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Publication numberUS5082025 A
Publication typeGrant
Application numberUS 07/617,167
Publication dateJan 21, 1992
Filing dateNov 23, 1990
Priority dateNov 23, 1990
Fee statusPaid
Publication number07617167, 617167, US 5082025 A, US 5082025A, US-A-5082025, US5082025 A, US5082025A
InventorsJames H. DeVries, Michael R. DeVries, William E. Sidor, Jr., Ronald A. DeVries, Stuart J. Marcadis
Original AssigneeDlp, Inc.
Export CitationBiBTeX, EndNote, RefMan
External Links: USPTO, USPTO Assignment, Espacenet
Antegrade-retrograde switch and occluder and system for using the same
US 5082025 A
Abstract
An apparatus and system for administering cardioplegic solution to a heart during open heart surgery. A source of solution is delivered to a control switch from a single tube source and the tube is divided at a "Y" connector into two tubes, one for antegrade delivery and one for retrograde delivery. The control switch has a prime position with both divided tubes open. Movement from prime position to an operative position is irreversible. In the operative position, there is an "off" position with both tubes closed, an antegrade position with the antegrade tube open and the retrograde tube closed, and a retrograde position with the retrograde tube open and the antegrade tube closed. Movement from one position to the other requires movement through the "off" position so there can be no cross-flow from antegrade to retrograde. Pressure monitoring tubes are incorporated into the switch to be opened and closed with the respective tubes.
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Claims(20)
What is claimed is:
1. A method for administering antegrade-retrograde cardioplegic solution to a heart during open heart surgery which comprises the steps of:
(a) providing a source of cardioplegic solution,
(b) dividing the source into an antegrade supply and a retrograde supply,
(c) opening both supplies to a prime position for priming,
(d) providing a switch control for opening one while closing the other of said antegrade supply and said retrograde supply,
(e) providing an position on said switch control to close both supplies, and
(f) moving the switch control through the off position in each move from antegrade to retrograde and vice-versa to insure no cross-flow between the antegrade supply and the retrograde supply.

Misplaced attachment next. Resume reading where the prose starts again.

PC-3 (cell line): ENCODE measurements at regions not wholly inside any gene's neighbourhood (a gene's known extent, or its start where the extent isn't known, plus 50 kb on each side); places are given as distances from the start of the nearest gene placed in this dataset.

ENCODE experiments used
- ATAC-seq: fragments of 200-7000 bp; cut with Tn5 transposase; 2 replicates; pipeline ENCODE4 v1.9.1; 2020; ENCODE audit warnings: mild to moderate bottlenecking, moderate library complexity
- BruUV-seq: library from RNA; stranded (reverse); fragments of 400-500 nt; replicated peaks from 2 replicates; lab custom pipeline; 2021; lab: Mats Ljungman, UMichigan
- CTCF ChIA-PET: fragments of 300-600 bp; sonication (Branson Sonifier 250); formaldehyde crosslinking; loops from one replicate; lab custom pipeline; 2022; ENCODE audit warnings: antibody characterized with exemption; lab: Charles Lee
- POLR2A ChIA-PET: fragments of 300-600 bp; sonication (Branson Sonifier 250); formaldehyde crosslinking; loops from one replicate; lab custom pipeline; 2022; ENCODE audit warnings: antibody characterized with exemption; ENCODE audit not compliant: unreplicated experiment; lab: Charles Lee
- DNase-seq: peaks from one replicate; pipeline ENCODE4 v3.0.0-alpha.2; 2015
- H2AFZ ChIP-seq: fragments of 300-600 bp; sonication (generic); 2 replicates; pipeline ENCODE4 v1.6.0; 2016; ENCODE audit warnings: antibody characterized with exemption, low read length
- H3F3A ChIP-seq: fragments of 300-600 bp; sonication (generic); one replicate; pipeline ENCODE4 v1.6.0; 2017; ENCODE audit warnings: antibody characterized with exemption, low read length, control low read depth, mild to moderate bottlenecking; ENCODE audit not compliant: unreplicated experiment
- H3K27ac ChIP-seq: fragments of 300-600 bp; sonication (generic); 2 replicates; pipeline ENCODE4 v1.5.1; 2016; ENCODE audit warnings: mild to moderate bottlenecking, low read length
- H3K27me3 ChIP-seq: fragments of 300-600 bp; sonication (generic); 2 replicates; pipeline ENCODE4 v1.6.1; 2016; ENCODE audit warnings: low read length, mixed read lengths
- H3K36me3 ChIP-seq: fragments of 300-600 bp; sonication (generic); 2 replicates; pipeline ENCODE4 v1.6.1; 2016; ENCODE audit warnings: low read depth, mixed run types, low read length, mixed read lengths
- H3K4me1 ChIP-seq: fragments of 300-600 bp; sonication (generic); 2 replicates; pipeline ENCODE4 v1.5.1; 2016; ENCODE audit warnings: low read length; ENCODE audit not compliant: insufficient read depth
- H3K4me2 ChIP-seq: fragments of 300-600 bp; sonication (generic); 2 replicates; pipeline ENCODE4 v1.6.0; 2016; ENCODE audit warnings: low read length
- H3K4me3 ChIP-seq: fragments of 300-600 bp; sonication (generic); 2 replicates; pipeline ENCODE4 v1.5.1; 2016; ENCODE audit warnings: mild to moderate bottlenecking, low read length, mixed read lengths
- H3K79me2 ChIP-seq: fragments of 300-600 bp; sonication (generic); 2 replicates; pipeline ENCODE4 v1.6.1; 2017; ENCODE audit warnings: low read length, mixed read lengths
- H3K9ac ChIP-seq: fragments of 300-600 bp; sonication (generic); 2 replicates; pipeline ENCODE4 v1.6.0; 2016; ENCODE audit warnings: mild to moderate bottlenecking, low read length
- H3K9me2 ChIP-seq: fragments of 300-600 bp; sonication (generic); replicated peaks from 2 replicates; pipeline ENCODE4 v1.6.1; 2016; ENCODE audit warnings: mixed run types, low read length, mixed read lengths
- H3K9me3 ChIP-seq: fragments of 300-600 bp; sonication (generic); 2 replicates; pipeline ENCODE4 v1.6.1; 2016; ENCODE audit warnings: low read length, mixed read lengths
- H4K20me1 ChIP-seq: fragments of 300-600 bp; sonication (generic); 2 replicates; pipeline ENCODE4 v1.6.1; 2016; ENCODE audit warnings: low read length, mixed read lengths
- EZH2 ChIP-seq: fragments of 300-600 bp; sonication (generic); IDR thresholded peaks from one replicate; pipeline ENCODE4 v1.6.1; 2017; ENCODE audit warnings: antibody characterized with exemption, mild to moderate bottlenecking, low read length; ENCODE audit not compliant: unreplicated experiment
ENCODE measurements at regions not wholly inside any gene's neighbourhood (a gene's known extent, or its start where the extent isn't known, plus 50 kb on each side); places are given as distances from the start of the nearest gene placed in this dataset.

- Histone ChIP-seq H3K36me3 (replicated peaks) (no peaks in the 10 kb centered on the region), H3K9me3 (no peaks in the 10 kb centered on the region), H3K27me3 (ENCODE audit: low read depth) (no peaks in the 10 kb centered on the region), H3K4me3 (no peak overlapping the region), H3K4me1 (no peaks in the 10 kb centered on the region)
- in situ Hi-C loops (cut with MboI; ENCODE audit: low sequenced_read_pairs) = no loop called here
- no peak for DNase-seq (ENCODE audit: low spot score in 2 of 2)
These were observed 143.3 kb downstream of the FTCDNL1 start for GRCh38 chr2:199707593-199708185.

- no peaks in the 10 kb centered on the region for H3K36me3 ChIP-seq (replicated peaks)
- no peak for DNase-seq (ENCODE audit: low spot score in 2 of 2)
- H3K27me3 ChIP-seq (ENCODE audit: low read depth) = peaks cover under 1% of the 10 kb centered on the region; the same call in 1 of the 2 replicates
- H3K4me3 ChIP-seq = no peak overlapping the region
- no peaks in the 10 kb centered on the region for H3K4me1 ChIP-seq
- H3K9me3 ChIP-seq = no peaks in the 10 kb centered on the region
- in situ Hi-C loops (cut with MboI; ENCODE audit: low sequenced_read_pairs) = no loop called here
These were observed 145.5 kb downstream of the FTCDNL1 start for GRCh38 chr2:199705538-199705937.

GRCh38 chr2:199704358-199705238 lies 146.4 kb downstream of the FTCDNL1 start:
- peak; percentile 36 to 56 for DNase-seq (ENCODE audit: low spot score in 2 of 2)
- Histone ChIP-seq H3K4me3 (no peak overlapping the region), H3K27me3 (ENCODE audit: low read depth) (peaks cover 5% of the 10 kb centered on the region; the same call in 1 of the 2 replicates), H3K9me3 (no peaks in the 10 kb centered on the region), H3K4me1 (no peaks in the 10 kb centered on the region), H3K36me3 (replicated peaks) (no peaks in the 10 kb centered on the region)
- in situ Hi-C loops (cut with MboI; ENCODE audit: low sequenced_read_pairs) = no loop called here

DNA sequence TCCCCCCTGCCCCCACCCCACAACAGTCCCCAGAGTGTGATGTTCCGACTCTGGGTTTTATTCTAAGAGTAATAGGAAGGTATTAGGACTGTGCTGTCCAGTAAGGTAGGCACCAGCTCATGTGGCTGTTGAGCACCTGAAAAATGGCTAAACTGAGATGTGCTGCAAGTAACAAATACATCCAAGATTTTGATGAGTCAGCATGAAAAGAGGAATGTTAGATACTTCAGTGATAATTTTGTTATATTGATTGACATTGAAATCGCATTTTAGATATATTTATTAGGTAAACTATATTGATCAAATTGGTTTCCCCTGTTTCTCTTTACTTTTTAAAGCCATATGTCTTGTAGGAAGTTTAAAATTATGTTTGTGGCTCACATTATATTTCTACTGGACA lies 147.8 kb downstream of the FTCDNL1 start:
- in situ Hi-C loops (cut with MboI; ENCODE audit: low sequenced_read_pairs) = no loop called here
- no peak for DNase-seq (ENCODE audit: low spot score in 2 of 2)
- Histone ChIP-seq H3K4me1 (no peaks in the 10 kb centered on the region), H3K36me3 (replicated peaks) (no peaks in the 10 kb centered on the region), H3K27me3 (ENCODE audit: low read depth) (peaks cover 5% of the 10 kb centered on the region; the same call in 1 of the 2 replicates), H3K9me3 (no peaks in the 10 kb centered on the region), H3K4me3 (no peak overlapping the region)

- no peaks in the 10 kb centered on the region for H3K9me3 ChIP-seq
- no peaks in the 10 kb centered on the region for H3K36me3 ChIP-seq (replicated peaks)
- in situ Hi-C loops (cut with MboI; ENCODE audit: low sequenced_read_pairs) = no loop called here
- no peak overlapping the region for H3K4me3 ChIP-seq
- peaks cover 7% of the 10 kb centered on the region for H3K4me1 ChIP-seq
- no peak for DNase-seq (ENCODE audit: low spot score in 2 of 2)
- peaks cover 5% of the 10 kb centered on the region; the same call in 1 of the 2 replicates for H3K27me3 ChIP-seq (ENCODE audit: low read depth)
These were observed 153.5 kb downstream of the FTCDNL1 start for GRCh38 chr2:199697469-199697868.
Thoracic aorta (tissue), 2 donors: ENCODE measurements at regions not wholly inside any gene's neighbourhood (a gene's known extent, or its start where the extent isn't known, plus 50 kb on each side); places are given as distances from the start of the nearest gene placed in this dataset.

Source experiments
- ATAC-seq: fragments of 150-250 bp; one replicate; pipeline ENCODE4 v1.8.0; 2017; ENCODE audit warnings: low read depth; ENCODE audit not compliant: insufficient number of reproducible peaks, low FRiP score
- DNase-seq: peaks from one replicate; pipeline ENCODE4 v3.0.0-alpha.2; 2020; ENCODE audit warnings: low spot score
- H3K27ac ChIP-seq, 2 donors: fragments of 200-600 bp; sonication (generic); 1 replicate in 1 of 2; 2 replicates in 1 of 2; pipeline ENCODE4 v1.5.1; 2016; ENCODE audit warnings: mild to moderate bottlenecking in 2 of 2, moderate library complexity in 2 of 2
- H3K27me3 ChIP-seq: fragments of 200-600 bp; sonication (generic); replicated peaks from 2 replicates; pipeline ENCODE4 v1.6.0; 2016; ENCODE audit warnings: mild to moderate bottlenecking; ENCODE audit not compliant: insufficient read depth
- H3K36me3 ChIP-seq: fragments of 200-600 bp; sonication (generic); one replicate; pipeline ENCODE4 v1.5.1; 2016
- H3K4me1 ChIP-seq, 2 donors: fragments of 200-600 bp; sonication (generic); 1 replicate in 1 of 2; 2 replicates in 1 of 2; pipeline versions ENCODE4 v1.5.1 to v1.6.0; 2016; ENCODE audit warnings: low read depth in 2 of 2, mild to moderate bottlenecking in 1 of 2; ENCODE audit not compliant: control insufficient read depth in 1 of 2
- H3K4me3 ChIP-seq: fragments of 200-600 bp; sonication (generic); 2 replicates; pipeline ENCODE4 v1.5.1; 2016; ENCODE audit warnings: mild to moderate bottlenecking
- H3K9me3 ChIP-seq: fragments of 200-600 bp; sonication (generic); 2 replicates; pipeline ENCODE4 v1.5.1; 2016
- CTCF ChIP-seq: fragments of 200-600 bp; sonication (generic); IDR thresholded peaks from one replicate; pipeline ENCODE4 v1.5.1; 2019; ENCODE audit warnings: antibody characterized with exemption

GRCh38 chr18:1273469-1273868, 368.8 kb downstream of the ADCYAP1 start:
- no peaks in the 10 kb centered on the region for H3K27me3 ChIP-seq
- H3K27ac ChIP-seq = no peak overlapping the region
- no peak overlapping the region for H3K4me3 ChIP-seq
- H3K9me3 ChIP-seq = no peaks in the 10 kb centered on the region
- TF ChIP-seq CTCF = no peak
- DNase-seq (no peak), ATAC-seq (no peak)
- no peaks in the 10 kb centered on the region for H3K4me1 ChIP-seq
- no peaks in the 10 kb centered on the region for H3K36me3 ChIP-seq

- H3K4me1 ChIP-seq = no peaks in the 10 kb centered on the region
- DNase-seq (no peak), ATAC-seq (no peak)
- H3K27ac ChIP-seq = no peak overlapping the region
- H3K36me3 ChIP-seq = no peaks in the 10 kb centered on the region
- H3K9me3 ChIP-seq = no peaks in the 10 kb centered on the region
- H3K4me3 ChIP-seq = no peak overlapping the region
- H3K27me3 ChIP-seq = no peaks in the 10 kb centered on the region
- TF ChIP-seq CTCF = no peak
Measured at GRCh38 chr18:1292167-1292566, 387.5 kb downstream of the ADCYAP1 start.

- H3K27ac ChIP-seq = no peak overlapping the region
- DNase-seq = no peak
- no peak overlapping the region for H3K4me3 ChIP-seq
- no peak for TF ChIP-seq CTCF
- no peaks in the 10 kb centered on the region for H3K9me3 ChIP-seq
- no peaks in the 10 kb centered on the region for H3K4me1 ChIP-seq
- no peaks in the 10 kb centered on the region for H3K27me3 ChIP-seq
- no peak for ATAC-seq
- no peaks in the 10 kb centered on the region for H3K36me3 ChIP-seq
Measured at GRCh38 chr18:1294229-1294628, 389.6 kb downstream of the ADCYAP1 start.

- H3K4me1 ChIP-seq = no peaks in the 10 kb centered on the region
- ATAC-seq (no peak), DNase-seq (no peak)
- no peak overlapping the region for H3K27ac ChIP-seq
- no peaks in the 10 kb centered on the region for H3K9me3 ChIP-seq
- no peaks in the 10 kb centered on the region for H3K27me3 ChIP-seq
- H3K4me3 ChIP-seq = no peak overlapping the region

2. A method as in claim 1 comprising the additional steps of providing pressure monitoring luers associated with each of said supplies, and moving the switch control to close associated luers when closing said respective supplies.
3. The method set forth in claim 1 comprising the additional step of blocking return to said prime position in said step (c) following movement of said switch control to any position as set forth in said step (f).
4. A control for administering antegrade and retrograde cardioplegic solution to a heart during open heart surgery which comprises:
(a) a control switch body having divided first and second passages for parallel antegrade and retrograde flow.
(b) means in said body movable from a position to open said passages and to a position to close said passages,
(c) a switch rotor having cam surfaces to actuate said means in various rotated positions of said rotor, sequentially to open both passages in a prime position, close both said passages in an off position, open a first passage and close a second passage in an antegrade position, and open a second passage and close a first passage in a retrograde position, and
(d) blocking means on said body for blocking said rotor from movement to said prime position in which both said passages are open after movement from said prime position to an off position or to an antegrade or retrograde position.
5. A control for administering antegrade and retrograde cardioplegic solution to a heart during open heart surgery as defined in claim 4 in which said blocking means comprises engageable first means on said body and second means on said switch rotor, one of said first and second engageable means having a ramp surface to ride over the other of said first and second engageable means in one direction of rotation of said rotor and to be blocked against reverse rotation of said rotor in an opposite direction of rotation.
6. A control for administering antegrade and retrograde cardioplegic solution to a hear during open heart surgery as defined in claim 5 in which said first means on said body comprises a stationary central upstanding projection in said body having a key projection to be contacted by a ramp surface on a second means which ridges over said key projection in one direction of rotation of said rotor and being blocked against reversal movement in the other direction by a high end of a ramp surface.